One aspect of the embodiment of
In that regard, because the pump P is preferably a fixed displacement pump, the crankshaft angle for closing the electrically activated bypass valve will nominally correspond to a predetermined crankshaft angle increment before the crankshaft angle the controller chooses for the initiation of the load event, though may vary somewhat with crankshaft angular velocity because of delays, particularly in the operation of the electrically actuated bypass valve, and perhaps dependent on one or more other engine operating conditions and/or environmental conditions as well as pump wear, etc., which may effect pump efficiency. However the controller may easily be made self adaptive, in that it may make load event to load event crankshaft angle corrections in the operation of the bypass valve based on measurements of rail pressure at the initiation of a prior load event, thereby closing the loop to accurately control the rail pressure at the beginning of a subsequent load event, in spite of longer term changes that otherwise would effect the rail pressure at the beginning of a load event.
While the pump P is preferably a fixed displacement pump, the slope of pressure versus crankshaft angle between angles θ1 and θ2 will be βQnet/vOl, where β is the bulk modulus of the hydraulic fluid in the rail, vol is the rail volume and Qnet is the net pump flow into the rail. The advantage, however, in starting from a lower pressure and then pumping to reach the desired rail pressure simultaneously with the initiation of the load event is that the electrically actuated bypass valve is closed and stable and the pump is operating at its full capacity at the beginning of the load event to help sustain the rail pressure throughout the load event to the maximum extent possible. In that regard, if the electrically actuated bypass valve was operated directly from the pressure sensor signal, hysteresis and delays could effectively keep the high pressure pump from pumping to the high pressure rail throughout most, if not all, of the load event. While the pump P may have a pumping rate that is less than the demand for high pressure fluid during a load event, it is still advantageous to have the pump pumping to the high pressure rail during the load event to reduce the drop-off in pressure as much as possible.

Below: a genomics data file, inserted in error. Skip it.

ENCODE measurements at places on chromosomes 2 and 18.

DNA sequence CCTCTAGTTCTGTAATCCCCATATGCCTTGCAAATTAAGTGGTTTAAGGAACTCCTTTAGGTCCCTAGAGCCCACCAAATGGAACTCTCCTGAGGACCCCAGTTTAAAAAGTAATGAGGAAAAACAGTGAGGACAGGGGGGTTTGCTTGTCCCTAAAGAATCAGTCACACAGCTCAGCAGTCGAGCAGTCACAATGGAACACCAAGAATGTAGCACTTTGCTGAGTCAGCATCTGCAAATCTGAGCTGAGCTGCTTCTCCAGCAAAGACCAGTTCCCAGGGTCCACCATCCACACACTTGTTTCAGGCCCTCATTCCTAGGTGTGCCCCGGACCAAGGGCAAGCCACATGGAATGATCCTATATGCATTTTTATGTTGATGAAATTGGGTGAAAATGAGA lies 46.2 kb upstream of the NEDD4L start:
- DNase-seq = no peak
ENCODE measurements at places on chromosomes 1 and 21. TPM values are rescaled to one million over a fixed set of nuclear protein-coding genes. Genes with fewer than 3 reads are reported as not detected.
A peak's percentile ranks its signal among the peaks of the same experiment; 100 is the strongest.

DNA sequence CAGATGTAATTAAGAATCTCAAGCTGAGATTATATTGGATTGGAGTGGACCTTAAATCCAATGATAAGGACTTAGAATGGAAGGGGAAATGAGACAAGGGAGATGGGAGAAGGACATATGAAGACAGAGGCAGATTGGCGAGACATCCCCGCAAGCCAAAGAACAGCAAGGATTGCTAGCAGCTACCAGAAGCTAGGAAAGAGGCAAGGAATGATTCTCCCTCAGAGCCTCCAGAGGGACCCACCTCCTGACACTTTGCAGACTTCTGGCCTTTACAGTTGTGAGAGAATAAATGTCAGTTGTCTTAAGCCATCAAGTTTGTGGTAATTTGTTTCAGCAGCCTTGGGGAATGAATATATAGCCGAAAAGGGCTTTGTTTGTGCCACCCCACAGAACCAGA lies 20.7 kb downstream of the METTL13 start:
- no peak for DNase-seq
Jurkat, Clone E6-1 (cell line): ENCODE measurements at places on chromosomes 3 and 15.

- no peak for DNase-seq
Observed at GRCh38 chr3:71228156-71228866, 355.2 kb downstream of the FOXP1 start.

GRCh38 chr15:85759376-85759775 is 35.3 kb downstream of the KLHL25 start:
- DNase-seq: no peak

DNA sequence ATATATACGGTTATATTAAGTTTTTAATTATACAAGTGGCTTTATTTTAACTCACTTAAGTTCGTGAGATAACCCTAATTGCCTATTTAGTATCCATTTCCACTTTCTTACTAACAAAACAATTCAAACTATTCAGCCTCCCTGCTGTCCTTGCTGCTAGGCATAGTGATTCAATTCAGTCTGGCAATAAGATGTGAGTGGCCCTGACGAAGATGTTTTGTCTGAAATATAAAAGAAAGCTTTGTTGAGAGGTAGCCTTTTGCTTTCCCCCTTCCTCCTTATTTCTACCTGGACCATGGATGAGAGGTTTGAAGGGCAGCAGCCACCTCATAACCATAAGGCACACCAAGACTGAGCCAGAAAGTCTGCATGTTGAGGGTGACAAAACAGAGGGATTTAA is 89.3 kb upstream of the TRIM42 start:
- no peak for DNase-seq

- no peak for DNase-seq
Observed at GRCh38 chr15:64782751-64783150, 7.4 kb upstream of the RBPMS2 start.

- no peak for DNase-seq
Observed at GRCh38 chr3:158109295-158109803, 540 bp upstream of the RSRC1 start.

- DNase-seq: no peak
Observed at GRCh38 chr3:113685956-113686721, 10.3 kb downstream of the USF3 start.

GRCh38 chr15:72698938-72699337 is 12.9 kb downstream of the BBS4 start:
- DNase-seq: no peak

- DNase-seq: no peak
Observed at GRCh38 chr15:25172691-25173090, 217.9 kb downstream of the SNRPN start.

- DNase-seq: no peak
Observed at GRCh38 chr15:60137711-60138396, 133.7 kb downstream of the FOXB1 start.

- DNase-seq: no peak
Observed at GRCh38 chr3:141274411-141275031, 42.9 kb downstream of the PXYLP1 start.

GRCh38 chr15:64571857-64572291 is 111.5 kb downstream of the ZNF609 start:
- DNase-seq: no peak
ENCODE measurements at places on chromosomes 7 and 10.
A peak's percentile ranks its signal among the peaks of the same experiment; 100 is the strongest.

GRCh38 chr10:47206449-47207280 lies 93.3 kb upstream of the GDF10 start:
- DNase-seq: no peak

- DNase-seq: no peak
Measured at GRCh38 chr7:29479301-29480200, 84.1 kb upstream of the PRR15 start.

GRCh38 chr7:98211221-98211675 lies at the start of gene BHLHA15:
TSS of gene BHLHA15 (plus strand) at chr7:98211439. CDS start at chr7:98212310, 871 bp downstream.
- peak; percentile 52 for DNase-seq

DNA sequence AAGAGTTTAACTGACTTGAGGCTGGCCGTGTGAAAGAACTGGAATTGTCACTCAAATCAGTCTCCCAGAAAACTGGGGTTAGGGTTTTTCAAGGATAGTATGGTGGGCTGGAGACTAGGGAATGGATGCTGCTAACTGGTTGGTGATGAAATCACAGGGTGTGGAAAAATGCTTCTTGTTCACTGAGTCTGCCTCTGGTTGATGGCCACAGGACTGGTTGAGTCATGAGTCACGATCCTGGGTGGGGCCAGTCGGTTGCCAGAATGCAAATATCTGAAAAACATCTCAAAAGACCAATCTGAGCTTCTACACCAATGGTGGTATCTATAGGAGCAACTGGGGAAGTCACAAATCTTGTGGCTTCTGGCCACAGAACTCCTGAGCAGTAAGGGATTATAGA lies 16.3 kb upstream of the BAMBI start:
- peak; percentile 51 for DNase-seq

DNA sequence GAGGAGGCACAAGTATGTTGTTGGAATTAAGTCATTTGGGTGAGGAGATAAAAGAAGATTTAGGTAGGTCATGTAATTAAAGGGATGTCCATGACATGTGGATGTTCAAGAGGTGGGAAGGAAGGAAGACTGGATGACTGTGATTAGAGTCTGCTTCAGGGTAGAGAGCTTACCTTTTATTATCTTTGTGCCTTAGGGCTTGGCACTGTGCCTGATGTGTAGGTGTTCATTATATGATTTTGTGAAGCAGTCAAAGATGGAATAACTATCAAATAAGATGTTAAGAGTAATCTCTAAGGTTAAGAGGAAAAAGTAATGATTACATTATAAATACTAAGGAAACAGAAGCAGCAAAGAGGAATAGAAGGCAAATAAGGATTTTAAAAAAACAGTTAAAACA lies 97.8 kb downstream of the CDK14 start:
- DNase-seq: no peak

In the present invention method of operation, the controller may sense the pressure of the high pressure rail at the beginning of each load event and make adjustments in the crankshaft angle to initiate the pump before the next corresponding load event so that the desired rail pressure is reached quite accurately, load event to load event, by that look ahead feature. Further, it may be desired to reduce the desired rail pressure between load events. By way of example, the rail pressure required to open an exhaust valve on a diesel engine when there has been a power setting change may increase or decrease, depending on the change in the power setting, which of course may be readily accomplished by adjusting the crankshaft angle for initiating pumping, the quiescent pressure between load events, or both. Finally, the desired rail pressure possibly could be different within a reasonable range between the desired pressure for the fuel injectors and the desired pressure for the HVA system, all of which the controller could control and still anticipate each desired rail pressure before the corresponding load event. Operation of the system of
With the present invention there will be a backpressure loss across the pump control valve and porting from the pump outlet to the pump inlet while the pump is in bypass, and accordingly, the total savings will be less than suggested by
In an embodiment like that of
As a further alternative, second pump P2, being a lower pressure pump, might be a variable displacement pump if desired, thereby eliminating these losses. Still further alternatively, a single pump P1 may be used in embodiments like that of
Finally, referring to
Also in the embodiment of
Now referring to
Also shown in
While certain preferred embodiments of the present invention have been disclosed and described herein, it will be understood by those skilled in the art that various changes in form and detail may be made therein without departing from the spirit and scope of the invention. Similarly, the various aspects of the present invention may be advantageously practiced by incorporating all features or various sub-combinations of features.